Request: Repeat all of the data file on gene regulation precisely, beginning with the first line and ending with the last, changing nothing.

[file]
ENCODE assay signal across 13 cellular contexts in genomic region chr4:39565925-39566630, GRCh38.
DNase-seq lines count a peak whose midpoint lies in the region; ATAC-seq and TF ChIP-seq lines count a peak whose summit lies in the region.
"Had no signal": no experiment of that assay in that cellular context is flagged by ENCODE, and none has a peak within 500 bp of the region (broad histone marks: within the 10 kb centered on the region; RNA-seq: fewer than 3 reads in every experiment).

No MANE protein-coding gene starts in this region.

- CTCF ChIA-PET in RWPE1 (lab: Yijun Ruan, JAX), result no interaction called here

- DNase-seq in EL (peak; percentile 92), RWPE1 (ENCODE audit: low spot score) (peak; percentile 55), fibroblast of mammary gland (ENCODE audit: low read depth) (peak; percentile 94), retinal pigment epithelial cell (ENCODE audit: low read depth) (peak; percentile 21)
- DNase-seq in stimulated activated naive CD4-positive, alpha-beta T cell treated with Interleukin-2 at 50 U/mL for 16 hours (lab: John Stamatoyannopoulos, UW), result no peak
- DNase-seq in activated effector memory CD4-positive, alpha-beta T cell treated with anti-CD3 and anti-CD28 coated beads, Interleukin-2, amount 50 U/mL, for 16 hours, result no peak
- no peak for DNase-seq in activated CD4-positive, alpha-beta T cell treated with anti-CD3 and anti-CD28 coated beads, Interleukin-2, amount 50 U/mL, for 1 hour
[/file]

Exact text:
ENCODE assay signal across 13 cellular contexts in genomic region chr4:39565925-39566630, GRCh38.
DNase-seq lines count a peak whose midpoint lies in the region; ATAC-seq and TF ChIP-seq lines count a peak whose summit lies in the region.
"Had no signal": no experiment of that assay in that cellular context is flagged by ENCODE, and none has a peak within 500 bp of the region (broad histone marks: within the 10 kb centered on the region; RNA-seq: fewer than 3 reads in every experiment).

No MANE protein-coding gene starts in this region.

- CTCF ChIA-PET in RWPE1 (lab: Yijun Ruan, JAX), result no interaction called here

- DNase-seq in EL (peak; percentile 92), RWPE1 (ENCODE audit: low spot score) (peak; percentile 55), fibroblast of mammary gland (ENCODE audit: low read depth) (peak; percentile 94), retinal pigment epithelial cell (ENCODE audit: low read depth) (peak; percentile 21)
- DNase-seq in stimulated activated naive CD4-positive, alpha-beta T cell treated with Interleukin-2 at 50 U/mL for 16 hours (lab: John Stamatoyannopoulos, UW), result no peak
- DNase-seq in activated effector memory CD4-positive, alpha-beta T cell treated with anti-CD3 and anti-CD28 coated beads, Interleukin-2, amount 50 U/mL, for 16 hours, result no peak
- no peak for DNase-seq in activated CD4-positive, alpha-beta T cell treated with anti-CD3 and anti-CD28 coated beads, Interleukin-2, amount 50 U/mL, for 1 hour